Interview with Pete Aldin

Where do your main characters come from?
My subconscious. Sometimes my conscious. My main characters are invariably "outsiders". I'm fascinated by the lives of people whose social groups exclude them for some cultural transgression ... and by those who forcibly reject their own culture often at great cost. Sometimes reasons for exclusion and rejection are noble and sometimes they are not. My main characters are flawed and very very human.
So. Black Marks. What possessed you to write a werewolf novel?
When I was a kid, I loved werewolf comics and the short-lived 80s TV series (which I think was imaginatively titled Werewolf). I haven't found many wolf novels I've been able to finish, let alone enjoy, because I think they miss the heart of the mythology. Werewolf fiction (just like the Incredible Hulk and Jeckle & Hyde) is for me largely about personal struggle. It's the human overcoming the animal nature, it's the wrestle with mental illness, with personal demons, with what is morality and what kind of morality the person will accept or aspire to.

And it's about danger. Lots and lots of danger.

So I wanted that, but also a different spin on that. I wanted to explore some of the pressures on someone carrying this curse in 21st Century urban civilization. I wanted to explore interesting ideas like his use of heroin to suppress the monster, and the allergy Jake has. And how medicine would react that, how the middle class would react to him as a drifter with a supposed mental illness (ie., street person). Hence Gwen's character and the interface between the haves and have-nots.
What are your five favorite books, and why?
Sheesh. Seriously. Only five?
Okay...Here's some I've read a few times and still love:
1.Graham Greene's "The Power and the Glory". Heavy. Depressing. Sad. And ultimately uplifting. Beautifully written and as suffocating as the climate it's set in.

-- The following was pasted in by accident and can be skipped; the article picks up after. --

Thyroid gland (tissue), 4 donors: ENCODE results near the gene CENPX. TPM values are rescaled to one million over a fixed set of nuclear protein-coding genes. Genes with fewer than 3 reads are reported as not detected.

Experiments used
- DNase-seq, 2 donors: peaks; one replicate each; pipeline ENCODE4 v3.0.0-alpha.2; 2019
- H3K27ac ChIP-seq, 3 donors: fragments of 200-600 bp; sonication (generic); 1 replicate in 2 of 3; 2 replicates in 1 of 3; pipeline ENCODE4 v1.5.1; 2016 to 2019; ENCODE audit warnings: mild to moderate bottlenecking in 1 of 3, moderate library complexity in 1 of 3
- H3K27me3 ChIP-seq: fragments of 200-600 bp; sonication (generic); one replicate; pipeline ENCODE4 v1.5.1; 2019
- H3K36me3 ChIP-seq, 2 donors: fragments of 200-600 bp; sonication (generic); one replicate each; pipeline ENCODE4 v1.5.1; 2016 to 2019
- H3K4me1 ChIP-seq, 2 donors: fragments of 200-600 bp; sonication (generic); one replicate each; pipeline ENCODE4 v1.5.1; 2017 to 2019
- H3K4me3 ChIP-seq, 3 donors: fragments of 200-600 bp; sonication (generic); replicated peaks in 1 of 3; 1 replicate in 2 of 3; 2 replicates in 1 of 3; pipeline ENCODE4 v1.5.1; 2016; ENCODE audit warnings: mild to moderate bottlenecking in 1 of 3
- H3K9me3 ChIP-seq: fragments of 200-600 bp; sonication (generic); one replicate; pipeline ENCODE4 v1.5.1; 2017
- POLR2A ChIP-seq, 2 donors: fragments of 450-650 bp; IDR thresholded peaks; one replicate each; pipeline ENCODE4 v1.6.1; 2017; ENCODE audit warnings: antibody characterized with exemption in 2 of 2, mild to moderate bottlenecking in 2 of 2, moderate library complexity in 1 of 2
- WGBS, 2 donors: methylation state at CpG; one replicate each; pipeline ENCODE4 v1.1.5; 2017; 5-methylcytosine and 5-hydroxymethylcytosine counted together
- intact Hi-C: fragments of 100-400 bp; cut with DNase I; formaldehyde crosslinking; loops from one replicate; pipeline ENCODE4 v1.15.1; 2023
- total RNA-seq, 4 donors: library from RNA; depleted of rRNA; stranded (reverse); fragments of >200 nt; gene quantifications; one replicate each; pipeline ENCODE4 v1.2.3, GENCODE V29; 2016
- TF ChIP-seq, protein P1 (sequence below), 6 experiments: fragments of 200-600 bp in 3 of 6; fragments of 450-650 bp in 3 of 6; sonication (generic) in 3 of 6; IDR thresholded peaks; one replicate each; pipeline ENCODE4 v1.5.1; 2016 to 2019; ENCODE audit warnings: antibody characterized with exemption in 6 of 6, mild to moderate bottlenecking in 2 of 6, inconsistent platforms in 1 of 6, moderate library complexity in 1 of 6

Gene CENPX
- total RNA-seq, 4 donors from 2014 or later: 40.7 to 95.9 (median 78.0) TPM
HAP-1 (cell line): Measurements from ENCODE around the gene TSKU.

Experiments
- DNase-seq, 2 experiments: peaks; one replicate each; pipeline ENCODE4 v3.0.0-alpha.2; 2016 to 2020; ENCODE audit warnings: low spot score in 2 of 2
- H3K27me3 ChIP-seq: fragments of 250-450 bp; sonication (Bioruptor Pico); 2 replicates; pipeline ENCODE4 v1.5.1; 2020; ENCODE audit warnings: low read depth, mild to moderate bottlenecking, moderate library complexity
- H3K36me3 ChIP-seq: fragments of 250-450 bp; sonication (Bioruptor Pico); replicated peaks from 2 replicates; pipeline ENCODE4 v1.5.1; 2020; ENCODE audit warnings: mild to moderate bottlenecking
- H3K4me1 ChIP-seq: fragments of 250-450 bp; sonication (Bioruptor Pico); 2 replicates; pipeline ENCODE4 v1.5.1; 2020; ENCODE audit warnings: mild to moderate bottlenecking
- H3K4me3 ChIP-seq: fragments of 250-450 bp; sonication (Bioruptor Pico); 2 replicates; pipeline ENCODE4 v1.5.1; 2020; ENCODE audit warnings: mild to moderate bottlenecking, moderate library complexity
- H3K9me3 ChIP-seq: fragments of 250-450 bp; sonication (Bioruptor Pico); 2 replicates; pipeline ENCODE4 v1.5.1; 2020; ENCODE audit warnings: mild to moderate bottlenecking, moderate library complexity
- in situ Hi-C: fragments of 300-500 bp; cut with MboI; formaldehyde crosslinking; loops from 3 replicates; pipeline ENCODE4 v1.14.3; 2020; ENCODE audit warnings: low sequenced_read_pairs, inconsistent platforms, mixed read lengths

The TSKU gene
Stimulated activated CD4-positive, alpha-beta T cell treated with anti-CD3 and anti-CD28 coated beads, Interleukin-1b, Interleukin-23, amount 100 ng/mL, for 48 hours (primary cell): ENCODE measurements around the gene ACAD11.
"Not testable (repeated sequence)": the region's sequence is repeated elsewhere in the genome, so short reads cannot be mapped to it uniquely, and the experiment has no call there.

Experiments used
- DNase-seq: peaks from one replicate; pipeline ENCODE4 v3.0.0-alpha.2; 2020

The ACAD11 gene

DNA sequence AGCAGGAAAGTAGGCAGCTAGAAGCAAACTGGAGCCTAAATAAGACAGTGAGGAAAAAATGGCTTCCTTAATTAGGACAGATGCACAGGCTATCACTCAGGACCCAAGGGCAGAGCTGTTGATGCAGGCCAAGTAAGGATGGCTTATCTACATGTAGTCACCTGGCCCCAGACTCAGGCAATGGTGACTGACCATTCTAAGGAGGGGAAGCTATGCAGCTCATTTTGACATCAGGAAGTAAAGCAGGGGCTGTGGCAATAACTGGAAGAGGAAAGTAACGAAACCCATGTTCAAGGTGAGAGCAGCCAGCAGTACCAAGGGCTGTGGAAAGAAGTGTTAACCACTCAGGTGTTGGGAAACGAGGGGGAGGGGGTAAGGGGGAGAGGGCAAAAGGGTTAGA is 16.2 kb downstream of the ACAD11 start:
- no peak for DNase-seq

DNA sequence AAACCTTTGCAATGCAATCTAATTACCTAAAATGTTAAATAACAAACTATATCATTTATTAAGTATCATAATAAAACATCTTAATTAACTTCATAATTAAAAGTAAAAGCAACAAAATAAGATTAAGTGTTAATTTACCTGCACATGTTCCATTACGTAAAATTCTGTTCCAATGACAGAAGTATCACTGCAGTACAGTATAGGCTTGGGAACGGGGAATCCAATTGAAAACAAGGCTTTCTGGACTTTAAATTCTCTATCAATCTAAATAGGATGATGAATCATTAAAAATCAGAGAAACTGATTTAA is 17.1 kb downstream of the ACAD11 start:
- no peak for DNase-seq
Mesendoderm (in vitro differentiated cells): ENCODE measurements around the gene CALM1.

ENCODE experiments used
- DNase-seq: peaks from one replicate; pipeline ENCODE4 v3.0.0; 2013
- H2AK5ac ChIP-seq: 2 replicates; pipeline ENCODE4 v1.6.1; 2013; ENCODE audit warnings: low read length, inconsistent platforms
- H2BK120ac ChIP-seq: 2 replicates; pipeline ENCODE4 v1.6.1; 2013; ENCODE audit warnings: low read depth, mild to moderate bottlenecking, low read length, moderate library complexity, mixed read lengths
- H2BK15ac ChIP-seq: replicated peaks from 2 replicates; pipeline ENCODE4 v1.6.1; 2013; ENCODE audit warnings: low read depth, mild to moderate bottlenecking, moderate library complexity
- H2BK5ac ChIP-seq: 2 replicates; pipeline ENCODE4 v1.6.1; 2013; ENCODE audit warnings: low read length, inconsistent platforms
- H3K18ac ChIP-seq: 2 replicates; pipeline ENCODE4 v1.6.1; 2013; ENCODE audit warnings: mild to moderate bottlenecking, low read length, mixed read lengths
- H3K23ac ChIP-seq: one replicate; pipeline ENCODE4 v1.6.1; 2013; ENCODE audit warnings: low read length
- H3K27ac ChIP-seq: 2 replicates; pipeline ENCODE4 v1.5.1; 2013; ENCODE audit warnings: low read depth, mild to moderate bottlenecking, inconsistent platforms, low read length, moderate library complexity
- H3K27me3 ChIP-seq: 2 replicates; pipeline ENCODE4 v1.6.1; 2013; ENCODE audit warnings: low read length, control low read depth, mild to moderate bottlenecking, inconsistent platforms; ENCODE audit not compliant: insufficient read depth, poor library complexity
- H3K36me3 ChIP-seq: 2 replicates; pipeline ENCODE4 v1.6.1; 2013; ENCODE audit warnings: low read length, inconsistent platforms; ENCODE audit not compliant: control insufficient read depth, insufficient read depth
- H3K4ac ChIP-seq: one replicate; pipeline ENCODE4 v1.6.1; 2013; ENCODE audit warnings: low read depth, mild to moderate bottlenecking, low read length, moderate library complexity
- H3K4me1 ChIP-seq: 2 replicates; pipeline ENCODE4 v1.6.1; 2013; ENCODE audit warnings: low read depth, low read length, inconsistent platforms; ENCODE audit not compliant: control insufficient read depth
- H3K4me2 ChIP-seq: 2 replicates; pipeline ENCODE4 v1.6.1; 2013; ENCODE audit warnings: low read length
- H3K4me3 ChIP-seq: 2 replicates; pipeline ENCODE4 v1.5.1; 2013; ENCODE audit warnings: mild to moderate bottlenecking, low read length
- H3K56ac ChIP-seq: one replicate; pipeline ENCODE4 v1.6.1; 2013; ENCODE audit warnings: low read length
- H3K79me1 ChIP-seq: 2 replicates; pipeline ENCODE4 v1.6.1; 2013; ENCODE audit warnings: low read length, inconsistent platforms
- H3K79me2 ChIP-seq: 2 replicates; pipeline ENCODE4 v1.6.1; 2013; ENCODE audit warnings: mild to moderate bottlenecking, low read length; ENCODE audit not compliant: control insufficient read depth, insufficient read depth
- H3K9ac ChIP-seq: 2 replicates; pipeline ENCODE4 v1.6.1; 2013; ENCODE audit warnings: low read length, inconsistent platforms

2. Niven and Pournelle's "The Mote in God's Eye". Probably my favourite scifi novel of all time. Fun. Innovative (for its time). Cohesive. And it includes the most interesting aliens every created.
3.Gorky Park. I'm not into series of novels. But Gorky Park hooked me on Renko's continuing cases and adventures. I love love love it. So Kafka-esque. And Renko's stubbornness is admirable.
4. Liege-Killer. One mind, two bodies, and an assassin to boot. Excellent concept very well executed.
5. Gilead. Magnificent. The only book to make me cry. And then laugh. And then wince. Amazing.
What is your e-reading device of choice?
How do you approach cover design?
Hire someone. With Black Marks, I had an idea and we kicked it around until we hit on something that worked. With Doomsday's Child, I found a cover I liked and bought it. I'm not an artist. I leave that to the professionals.
Do you remember the first story you ever read, and the impact it had on you?
The first novel I read was Catweazle. I understood only half of it. But something in it fired my imagination and made me hungry for more.
Describe your desk
Beautiful timber and leather inset. And covered with junk, pot plant and papers.
When you're not writing, how do you spend your time?
Working. Yeah, I got a real job. It's a good thing I enjoy it.

Also reading.

Also playing too much FIFA on xBox.
Favorite genre?
If I had to pick one, it'd probably be post-apocalyptic. But I also love police procedurals.
What inspires you to get out of bed each day?
Two facts: the world is a wonderous place and I can do things to keep it that way.
Published 2017-02-11.
Smashwords Interviews are created by the profiled author, publisher or reader.

Books by This Author

Black Marks
Price: $3.99 USD. Words: 95,610. Language: English. Published: April 1, 2017. Categories: Fiction » Thriller & suspense » Supernatural, Fiction » Fantasy » Paranormal
Jake Brennan thought Detroit could hide him. He thought a werewolf's sins could be erased. Now Jake's kind deeds have drawn the attention of his enemies. And he'll need to embrace his dark side to save the woman he loves. If his dark side doesn't kill her first...